On the latest Facing the Future, I was joined by Concord Coalition Senior Policy Advisor, Josh Gordon, Director of Health Care at the Progressive Policy Institute, Arielle Kane, and Senior Fellow at the Manhattan Institute, Brian Riedl, for a discussion on ideas to protect America’s health care system and patients during the COVID19 pandemic, as well as new national debt and federal budget deficit projections and their potential effects.
[Note: Portions of this week’s Facing the Future can be seen in the video clips posted below.]
“I estimate that the budget deficit this year will be $4.2 trillion,” Riedl said. And I had him repeat that figure a second time.
Riedl has pieced together his own estimate of the federal budget deficit, combining the CBO budget baseline, the cost of recent Congressional action and the economic and technical costs of the crisis. He stressed that his figures do not assume any new legislation from Congress, but he emphasized that there would likely be more. You can read Riedl’s full analysis by clicking here.
“A lot of us in the budget world had been sort of panicky that this year the deficit might top a trillion, which hadn’t happened since the Great Recession,” he said. “Well, we skipped all the way up to $4 trillion in one year, and to put that in context, last year the entire budget was $4.4 trillion.”
Given these staggering figures and uncharted waters, Riedl gave a charge to Congress.
“Spend what you need to spend to fix the economy now, but that doesn’t mean you can’t start putting policies into place to be implemented down the road to save money,” he said. “Spend what you need to spend now, but don’t use that as a blank check for unrelated things … spend what you need to spend, but not a dollar more.”
In my conversation with Kane and Gordon, we focused on health care.
Kane said there are several challenges at play during the COVID19 pandemic: the cost of providing care during a public health crisis and its increased demand and cost to health care providers, while at the same time decreased revenues for providers from the shut down on “non-essential” care, plus the loss of health insurance for individuals during an economic crisis.
“Those three problems are all interconnected, and that means we need some way of paying for the overall cost of the pandemic, a way of paying providers for the care that they’re providing and a way to make sure that the newly uninsured, or people that are sick, are not bearing the cost of a public health crisis on their own,” Kane said. “We proposed three potential solutions for how to mitigate the damage.”
PPI’s proposals aim to fill in where Congressional action has fallen short during the pandemic and potentially provide long-term solutions: a federal reinsurance program, where the government would help cover exceptionally high-cost claims to insurers; a disease-specific federal health benefit through which the federal government would cover all of the health care costs associated with COVID-19; and a capitation model that utilizes a global budget for providers to improve efficiency, enable prioritization of care, make funding more predictable and reduce cost.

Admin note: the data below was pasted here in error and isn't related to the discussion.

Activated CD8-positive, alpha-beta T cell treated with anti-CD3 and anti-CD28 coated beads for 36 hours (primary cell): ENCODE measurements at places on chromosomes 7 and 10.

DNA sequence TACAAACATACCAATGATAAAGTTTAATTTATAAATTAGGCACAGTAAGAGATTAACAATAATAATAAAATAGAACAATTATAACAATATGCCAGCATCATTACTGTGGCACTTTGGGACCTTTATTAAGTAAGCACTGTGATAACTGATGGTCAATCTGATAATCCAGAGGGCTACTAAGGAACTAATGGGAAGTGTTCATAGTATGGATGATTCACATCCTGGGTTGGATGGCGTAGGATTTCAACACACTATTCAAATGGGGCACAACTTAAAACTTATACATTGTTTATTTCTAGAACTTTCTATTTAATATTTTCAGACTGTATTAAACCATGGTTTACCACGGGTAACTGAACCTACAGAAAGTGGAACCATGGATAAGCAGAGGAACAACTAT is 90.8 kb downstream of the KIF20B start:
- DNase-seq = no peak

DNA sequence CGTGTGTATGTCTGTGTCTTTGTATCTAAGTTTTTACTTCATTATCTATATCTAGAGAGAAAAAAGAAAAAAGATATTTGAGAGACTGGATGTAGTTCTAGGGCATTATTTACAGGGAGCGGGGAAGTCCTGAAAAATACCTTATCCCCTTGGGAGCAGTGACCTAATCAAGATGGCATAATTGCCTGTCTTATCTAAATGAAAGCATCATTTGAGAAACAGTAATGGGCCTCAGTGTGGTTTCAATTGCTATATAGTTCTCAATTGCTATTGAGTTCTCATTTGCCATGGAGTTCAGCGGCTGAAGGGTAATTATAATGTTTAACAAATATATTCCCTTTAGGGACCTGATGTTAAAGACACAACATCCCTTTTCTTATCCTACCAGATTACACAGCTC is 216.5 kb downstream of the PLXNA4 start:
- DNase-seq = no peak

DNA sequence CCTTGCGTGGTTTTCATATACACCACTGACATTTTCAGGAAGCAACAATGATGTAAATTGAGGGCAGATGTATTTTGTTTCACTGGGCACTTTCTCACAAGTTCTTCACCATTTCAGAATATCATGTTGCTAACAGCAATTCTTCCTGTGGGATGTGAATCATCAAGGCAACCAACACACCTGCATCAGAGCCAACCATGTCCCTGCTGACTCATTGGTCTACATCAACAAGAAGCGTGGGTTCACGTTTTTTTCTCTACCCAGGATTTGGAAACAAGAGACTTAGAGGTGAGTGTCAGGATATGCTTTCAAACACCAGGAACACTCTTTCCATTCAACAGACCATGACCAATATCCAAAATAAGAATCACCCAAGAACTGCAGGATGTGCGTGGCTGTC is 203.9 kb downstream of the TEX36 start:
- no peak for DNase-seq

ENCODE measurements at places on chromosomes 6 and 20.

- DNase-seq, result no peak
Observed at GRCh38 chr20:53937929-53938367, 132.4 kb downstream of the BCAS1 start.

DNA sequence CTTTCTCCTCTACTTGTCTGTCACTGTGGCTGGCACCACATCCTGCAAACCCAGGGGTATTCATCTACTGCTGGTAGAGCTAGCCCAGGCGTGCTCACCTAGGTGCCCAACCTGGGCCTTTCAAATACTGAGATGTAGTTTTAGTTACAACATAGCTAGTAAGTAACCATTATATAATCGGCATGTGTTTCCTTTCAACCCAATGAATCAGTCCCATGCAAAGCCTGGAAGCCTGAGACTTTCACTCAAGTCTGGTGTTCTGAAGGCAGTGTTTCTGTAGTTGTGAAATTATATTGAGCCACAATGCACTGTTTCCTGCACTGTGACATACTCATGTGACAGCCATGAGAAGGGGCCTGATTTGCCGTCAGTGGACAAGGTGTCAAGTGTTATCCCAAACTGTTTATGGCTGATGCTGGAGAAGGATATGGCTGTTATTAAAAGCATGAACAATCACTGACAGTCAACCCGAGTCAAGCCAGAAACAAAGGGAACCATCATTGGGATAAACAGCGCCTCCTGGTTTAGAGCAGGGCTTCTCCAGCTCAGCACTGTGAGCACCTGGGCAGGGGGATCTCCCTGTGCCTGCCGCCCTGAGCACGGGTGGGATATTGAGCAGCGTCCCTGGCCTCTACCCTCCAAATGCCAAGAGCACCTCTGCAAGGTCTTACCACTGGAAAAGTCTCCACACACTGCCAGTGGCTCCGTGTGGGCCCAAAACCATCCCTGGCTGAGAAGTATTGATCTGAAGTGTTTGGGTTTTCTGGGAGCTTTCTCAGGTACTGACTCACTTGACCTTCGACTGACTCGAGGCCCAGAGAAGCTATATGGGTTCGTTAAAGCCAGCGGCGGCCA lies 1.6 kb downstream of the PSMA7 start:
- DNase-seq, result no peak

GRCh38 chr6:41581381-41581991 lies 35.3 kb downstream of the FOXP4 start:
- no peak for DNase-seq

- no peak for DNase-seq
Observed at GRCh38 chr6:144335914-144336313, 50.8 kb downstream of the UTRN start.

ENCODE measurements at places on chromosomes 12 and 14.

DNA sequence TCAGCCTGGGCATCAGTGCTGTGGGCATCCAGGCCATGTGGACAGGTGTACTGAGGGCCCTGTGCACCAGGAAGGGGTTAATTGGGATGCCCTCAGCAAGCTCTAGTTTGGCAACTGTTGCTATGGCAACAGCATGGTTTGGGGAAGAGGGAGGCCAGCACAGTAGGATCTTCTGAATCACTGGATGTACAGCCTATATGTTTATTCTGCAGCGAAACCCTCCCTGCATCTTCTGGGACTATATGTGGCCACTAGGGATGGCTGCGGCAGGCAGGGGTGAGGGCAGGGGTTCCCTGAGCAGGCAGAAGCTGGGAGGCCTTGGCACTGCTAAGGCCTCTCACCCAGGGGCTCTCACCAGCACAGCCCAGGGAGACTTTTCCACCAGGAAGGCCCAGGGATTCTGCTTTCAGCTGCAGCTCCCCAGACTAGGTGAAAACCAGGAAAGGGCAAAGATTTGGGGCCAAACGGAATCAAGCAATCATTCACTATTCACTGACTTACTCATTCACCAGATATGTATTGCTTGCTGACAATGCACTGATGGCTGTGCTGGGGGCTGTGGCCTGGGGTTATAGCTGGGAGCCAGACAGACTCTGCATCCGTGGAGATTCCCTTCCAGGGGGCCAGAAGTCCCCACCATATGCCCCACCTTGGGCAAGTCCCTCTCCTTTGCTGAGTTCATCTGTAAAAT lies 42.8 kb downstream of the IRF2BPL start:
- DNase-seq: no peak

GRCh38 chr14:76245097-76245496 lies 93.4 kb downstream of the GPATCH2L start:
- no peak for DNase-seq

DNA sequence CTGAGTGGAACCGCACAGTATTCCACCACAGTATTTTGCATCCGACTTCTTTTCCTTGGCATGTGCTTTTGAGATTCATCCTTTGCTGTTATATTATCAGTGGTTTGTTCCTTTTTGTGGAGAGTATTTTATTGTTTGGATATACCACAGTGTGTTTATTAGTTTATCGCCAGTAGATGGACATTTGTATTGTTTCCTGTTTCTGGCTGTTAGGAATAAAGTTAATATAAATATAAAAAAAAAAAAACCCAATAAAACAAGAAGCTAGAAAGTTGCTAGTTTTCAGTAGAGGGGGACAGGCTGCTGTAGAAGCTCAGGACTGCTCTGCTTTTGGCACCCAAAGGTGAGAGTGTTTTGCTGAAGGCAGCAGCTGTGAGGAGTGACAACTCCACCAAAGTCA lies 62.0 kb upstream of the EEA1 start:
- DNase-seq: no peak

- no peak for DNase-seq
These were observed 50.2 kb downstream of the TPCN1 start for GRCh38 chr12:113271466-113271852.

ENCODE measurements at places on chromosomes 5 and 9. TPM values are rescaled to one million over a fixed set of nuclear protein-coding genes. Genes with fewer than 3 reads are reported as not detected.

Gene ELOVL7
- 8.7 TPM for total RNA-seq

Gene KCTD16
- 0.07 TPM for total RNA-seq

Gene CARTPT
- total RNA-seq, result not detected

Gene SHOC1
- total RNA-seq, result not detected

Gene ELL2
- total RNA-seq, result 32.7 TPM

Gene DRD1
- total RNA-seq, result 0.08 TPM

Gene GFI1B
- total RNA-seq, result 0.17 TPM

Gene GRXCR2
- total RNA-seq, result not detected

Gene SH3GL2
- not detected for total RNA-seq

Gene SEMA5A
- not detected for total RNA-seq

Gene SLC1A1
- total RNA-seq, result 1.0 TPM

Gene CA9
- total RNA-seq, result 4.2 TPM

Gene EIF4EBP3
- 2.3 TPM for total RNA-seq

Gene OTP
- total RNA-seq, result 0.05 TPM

Gordon said, “These three ways of handling this issue have all been tried in one form or another.” And you can read more about PPI’s proposals by clicking here.
When discussing what Congress is already considering doing in its next relief package, such as increasing funding to hospitals and covering the cost of COBRA, both Kane and Gordon had strong responses.
“The idea of bailing out COBRA, to me, is a little bit crazy to put it mildly,” Kane said. “COBRA is insurance that you can purchase after you are laid off from an employer … and, no exaggeration, it is literally the most expensive place to buy insurance in the United States.”
Gordon said, “We actually do have a lot of different infrastructures in place to replace that COBRA coverage with cheaper public insurance or publicly subsidized, private insurance.”
“If we want to talk about the most efficient way to help the most people in this crisis, any of those structures are better than just subsidizing COBRA,” he added.
Hear more on Facing the Future. I host the program each week on WKXL, NHTalkRadio.com (N.H.), and it is also available via podcast. Join me and my guests as we discuss issues relating to national fiscal policy with budget experts, industry leaders and elected officials. Past broadcasts are available here. You can subscribe to the podcast on Spotify, iTunes, Google Play Music or with an RSS feed. Follow Facing the Future on Facebook and watch videos from past episodes on The Concord Coalition’s YouTube channel.